This irrational feeling of failure and impostor, well, I know it's irrational.  I never expected to make the New York Times Best Seller list, and my selling expectation was in the low hundreds (which close at 85 sells so far).  I also know it takes a long, long time to find an agent and get a book published traditionally, and  I knew indie publishing my book wouldn't bring agents and publishers knocking on my door.  I just knew that I loved the story and had the means to share it. All I could hope for is that others would it love too.   And when the rational voice in my head is speaking, I know that my hope, of others loving the story, is true.

All the stuff I said above that doesn't matter, well, rational voice knows that it does matter.  People liking/loving the book, the awards, and the best part, photos of happy kids reading my book, that all matters.  I'm so appreciative of all that; those things are huge and wonderful accomplishments.   When I let the rational voice talk, and remind me of those huge and wonderful accomplishments, I don't feel like a loser, a failure, an impostor.  If I truly look at it, I've accomplished some pretty cool things in the writing world.  And I have so many other stories I want to share.  No way am I done yet with this industry.  I'm here to stay.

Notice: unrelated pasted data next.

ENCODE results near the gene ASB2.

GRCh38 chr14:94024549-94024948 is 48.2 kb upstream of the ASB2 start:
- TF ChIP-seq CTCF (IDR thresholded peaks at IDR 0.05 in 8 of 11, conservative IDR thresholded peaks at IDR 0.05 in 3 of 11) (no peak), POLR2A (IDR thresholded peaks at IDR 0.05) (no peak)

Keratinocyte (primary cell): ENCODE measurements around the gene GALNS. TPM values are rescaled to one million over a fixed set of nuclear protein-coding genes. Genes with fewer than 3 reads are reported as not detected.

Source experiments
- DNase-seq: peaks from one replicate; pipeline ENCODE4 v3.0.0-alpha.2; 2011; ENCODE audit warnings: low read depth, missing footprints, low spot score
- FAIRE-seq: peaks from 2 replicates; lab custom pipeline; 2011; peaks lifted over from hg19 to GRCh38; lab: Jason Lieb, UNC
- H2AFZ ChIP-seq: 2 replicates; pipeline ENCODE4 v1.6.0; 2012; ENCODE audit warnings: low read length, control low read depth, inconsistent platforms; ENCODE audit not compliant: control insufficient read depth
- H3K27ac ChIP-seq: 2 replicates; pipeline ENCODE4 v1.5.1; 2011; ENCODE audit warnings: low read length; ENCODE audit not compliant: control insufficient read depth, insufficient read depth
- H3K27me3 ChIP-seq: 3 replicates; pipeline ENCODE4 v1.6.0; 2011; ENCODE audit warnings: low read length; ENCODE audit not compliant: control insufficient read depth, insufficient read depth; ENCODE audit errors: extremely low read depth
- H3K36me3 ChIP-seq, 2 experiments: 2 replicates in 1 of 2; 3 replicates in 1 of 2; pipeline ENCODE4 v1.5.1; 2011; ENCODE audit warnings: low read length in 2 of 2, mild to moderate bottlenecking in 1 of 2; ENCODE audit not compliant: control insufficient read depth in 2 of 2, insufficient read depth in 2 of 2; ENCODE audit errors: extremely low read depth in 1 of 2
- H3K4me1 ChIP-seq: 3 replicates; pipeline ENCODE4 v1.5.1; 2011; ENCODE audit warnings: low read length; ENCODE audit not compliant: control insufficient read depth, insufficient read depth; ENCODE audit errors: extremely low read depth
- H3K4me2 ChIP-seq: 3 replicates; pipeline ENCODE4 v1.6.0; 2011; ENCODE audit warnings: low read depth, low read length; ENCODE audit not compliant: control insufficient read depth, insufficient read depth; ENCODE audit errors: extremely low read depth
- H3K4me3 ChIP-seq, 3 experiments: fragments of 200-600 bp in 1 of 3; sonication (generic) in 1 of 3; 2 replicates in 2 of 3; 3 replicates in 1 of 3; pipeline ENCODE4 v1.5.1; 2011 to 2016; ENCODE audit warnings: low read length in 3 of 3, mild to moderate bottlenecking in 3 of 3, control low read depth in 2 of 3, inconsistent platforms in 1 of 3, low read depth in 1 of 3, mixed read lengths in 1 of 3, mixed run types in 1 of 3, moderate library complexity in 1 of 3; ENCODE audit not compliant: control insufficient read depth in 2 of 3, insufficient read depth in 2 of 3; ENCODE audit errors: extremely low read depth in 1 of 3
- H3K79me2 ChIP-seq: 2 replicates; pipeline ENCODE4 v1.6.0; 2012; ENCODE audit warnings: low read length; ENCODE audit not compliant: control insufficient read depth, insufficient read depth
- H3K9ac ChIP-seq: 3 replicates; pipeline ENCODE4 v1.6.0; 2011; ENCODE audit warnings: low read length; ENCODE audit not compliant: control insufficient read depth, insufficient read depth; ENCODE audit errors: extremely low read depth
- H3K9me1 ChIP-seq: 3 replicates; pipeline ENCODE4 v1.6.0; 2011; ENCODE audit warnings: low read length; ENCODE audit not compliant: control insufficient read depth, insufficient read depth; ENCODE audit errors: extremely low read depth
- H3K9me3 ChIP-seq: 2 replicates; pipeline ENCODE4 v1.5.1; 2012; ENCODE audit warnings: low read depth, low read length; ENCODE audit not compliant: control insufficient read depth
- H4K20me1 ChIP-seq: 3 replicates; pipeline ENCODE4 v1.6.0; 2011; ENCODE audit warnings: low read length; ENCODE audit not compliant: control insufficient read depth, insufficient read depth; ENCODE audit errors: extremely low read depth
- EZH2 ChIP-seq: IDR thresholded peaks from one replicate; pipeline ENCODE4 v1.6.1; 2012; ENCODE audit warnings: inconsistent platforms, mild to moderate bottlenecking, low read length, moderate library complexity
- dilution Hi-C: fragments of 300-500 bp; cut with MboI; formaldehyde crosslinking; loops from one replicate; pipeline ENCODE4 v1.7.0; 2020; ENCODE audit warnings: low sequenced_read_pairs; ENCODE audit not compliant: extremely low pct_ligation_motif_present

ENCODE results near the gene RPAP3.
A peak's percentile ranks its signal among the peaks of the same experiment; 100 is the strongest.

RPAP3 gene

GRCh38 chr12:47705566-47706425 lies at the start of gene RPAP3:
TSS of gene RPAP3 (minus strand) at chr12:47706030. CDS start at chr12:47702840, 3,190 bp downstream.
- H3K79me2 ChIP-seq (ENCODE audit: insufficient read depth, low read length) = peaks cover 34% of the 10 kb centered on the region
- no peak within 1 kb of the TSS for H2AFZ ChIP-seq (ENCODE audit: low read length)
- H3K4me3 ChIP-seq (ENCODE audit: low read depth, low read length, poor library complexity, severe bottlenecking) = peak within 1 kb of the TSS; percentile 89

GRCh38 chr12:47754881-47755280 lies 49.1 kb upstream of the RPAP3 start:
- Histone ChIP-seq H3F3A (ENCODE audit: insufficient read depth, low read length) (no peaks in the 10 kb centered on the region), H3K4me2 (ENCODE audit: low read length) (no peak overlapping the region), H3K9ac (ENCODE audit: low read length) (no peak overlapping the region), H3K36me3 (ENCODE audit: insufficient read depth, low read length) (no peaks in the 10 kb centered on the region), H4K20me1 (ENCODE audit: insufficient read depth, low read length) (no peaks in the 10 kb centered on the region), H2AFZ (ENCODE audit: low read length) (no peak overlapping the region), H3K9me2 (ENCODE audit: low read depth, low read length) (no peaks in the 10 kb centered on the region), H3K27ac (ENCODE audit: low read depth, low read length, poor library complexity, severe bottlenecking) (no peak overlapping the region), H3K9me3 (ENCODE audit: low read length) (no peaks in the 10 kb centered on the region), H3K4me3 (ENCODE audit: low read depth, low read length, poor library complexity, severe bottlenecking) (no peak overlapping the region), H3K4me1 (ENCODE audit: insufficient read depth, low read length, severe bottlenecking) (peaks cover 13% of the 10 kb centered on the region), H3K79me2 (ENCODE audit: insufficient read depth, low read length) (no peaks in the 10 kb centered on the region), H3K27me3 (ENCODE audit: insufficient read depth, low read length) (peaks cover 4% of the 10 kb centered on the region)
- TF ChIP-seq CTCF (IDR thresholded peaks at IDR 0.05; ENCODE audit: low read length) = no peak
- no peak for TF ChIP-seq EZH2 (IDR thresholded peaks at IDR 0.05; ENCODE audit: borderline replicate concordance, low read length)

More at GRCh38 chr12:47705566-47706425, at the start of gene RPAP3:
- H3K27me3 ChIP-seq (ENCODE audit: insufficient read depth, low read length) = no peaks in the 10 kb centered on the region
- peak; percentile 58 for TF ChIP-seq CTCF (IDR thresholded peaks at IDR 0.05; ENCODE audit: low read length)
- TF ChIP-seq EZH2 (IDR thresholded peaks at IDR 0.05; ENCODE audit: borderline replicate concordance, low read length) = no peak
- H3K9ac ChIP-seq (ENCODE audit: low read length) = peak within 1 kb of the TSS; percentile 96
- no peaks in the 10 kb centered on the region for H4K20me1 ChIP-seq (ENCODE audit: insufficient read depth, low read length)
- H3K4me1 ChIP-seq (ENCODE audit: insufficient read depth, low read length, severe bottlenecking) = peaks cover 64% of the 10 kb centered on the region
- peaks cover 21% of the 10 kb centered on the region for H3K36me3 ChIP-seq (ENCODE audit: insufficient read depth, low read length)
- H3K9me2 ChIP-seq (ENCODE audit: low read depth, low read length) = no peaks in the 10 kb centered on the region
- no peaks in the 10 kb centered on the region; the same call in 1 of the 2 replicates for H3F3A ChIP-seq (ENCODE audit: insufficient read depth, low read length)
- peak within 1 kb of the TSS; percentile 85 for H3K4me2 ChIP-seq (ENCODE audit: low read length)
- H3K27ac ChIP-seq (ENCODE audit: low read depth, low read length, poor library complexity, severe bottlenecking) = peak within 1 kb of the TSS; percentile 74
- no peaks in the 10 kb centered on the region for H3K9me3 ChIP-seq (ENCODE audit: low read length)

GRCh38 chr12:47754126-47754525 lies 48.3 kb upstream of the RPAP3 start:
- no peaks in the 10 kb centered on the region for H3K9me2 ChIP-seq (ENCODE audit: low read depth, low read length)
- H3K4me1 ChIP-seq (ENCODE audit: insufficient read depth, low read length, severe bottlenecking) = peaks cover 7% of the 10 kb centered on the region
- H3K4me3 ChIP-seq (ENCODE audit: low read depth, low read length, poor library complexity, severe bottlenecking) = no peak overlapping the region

I just have to keep working at this writing thing and to tell the irrational impostor voice to shut the shark up! Impostor voice, where you see failure, I will embrace the mistakes and see a chance to learn and grow.  Where you say I've accomplished nothing, I see many kids enjoying the book and great reviews.  Where you say, it's time to quit, I remind you that writing is fun and that you have another story to write. Where you sing Beck's "I'm a loser baby so why don't you kill me", I change the lyrics to "one day I'll kill it".